I truly love this. It's a goal that isn't so big or important that you defer joy or alter your entire life but is compelling enough that it gives you something to work towards, which is really what hobbies do for most people, isn't it? They take up running, photography, or pottery and begin tracking progress and setting goals for new things to try.

Of course, my first arbitrary stupid goal might be just coming up with an arbitrary stupid goal, because I keep coming up empty!

In the meantime, scheduling fun things just far enough away that I look forward to them might very well do the trick.

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A Different Sort of Life

A photo of Jane Goodall standing in front of a projection of a photo of herself back when she was doing her research. In the projected image, she is young and sitting in a forest with a monkey that is scratching her back.
Photo by World Economic Forum on / CC BY-NC-SA

“I hope people take away the fact that it is possible to have a different sort of life.”
— Jane Goodall

What sort of life could we have? Maybe one that isn't centered around capitalist economic systems? One that is deeply connected to nature? One that prioritizes relationships?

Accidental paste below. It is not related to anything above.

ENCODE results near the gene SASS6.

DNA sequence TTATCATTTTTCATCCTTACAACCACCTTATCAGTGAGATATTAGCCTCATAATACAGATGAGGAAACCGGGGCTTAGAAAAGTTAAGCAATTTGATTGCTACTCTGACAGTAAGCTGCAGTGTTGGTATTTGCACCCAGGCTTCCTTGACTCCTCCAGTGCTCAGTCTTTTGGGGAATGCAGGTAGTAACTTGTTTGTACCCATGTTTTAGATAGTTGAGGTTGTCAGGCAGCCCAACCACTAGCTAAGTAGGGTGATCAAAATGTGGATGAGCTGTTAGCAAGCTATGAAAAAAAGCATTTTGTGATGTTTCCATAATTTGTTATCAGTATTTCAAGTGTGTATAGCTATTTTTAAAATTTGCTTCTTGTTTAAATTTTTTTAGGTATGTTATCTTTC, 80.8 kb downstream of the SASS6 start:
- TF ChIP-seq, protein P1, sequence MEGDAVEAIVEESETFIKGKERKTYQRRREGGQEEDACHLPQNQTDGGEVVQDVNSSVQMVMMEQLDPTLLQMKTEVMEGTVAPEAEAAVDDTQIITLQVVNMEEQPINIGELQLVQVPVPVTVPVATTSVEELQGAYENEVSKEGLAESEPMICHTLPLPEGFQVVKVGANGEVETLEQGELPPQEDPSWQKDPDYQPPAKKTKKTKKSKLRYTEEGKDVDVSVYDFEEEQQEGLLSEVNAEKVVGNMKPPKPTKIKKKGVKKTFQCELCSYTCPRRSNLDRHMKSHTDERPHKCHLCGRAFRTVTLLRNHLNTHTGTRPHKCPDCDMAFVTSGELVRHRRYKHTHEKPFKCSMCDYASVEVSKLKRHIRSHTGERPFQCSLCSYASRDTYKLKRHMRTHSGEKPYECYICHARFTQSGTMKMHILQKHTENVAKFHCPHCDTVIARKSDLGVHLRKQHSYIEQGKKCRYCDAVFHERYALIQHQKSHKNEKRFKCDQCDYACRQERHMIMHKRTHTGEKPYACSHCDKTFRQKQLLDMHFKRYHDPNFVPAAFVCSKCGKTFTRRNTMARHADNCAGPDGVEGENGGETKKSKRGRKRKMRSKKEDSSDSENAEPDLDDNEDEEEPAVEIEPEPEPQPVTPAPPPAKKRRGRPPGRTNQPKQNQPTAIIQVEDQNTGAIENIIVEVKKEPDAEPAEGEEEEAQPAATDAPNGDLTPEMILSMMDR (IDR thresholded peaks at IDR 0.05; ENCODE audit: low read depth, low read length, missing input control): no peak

There are really so many options.

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Before You "Check-In" On Your Friend's Mental Health

A photo of a young woman standing alone on the side of a street, staring forward. It looks like she may be in a dark place, mentally.
Photo by Raychan.

Lately, I have been seeing a lot of posts circulating on social media encouraging everyone to check on their friends' mental health - especially any friends they know to have anxiety, depression, or other mental health challenges.

As a person who has spent some time in this world, I have a thought or two.

My main thought: having a "how are you doing - no, how are you really doing?" conversation with someone I don't really know or don't typically talk to about these things is, well, is not the thing I usually need when life is harder than usual.